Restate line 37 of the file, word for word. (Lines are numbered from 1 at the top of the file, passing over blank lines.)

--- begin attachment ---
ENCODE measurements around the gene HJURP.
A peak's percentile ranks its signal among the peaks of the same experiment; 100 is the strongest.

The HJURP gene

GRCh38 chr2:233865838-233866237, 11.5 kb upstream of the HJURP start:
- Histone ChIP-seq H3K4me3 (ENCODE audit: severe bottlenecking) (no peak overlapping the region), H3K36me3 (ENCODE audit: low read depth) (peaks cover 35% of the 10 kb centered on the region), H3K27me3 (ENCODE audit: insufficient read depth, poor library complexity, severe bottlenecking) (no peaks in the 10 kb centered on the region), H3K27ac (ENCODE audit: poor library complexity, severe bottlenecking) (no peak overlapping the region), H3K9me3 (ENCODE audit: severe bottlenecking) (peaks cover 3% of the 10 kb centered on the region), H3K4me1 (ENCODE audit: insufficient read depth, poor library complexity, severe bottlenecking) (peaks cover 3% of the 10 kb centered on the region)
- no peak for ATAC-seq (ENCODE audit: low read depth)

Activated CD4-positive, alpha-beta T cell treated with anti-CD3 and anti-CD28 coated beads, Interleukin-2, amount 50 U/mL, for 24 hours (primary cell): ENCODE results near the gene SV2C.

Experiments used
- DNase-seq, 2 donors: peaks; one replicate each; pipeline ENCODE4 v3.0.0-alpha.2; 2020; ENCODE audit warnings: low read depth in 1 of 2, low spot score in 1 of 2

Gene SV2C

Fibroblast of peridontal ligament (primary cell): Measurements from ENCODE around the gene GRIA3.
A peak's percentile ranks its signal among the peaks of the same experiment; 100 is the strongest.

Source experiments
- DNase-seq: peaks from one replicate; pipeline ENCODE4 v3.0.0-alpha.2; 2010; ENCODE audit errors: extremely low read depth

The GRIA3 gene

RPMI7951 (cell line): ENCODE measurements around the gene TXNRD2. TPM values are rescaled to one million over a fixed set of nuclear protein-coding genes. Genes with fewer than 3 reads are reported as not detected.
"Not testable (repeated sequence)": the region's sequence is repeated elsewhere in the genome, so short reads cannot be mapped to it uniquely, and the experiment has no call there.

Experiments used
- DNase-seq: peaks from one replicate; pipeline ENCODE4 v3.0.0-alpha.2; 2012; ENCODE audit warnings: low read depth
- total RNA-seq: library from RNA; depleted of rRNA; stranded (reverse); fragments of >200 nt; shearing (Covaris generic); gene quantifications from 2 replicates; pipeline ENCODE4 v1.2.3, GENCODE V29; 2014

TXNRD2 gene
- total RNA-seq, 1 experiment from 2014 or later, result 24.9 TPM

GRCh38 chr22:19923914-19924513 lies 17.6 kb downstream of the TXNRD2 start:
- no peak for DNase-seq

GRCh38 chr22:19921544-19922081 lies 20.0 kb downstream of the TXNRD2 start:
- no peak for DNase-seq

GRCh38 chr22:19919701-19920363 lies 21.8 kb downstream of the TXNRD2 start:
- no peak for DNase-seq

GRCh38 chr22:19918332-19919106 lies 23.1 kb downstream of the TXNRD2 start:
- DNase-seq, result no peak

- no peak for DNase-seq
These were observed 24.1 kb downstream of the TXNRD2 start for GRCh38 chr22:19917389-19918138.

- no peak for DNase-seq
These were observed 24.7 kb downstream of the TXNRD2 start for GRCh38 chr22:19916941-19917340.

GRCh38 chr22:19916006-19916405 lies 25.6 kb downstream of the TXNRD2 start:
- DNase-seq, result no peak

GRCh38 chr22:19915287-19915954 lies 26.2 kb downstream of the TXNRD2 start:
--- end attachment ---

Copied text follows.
GRCh38 chr22:19915287-19915954 lies 26.2 kb downstream of the TXNRD2 start: